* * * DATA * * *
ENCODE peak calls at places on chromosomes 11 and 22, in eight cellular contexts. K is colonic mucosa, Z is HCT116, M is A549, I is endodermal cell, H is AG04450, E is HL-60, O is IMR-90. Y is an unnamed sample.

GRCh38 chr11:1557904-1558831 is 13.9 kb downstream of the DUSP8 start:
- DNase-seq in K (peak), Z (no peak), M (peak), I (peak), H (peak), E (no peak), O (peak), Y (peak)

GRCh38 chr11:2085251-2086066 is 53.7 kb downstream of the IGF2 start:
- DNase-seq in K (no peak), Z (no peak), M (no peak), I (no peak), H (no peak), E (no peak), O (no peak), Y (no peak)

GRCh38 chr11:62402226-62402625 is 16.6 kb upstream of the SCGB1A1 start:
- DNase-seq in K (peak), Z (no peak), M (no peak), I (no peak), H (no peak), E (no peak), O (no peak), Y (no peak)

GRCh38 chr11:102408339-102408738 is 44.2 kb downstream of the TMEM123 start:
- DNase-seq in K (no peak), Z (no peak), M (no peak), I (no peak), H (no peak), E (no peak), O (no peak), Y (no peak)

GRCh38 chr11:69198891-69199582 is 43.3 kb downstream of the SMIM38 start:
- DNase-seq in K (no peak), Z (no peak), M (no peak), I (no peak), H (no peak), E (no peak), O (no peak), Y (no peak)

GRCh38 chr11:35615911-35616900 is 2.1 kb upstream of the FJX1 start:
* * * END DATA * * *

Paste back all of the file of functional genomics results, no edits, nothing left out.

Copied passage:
ENCODE peak calls at places on chromosomes 11 and 22, in eight cellular contexts. K is colonic mucosa, Z is HCT116, M is A549, I is endodermal cell, H is AG04450, E is HL-60, O is IMR-90. Y is an unnamed sample.

GRCh38 chr11:1557904-1558831 is 13.9 kb downstream of the DUSP8 start:
- DNase-seq in K (peak), Z (no peak), M (peak), I (peak), H (peak), E (no peak), O (peak), Y (peak)

GRCh38 chr11:2085251-2086066 is 53.7 kb downstream of the IGF2 start:
- DNase-seq in K (no peak), Z (no peak), M (no peak), I (no peak), H (no peak), E (no peak), O (no peak), Y (no peak)

GRCh38 chr11:62402226-62402625 is 16.6 kb upstream of the SCGB1A1 start:
- DNase-seq in K (peak), Z (no peak), M (no peak), I (no peak), H (no peak), E (no peak), O (no peak), Y (no peak)

GRCh38 chr11:102408339-102408738 is 44.2 kb downstream of the TMEM123 start:
- DNase-seq in K (no peak), Z (no peak), M (no peak), I (no peak), H (no peak), E (no peak), O (no peak), Y (no peak)

GRCh38 chr11:69198891-69199582 is 43.3 kb downstream of the SMIM38 start:
- DNase-seq in K (no peak), Z (no peak), M (no peak), I (no peak), H (no peak), E (no peak), O (no peak), Y (no peak)

GRCh38 chr11:35615911-35616900 is 2.1 kb upstream of the FJX1 start: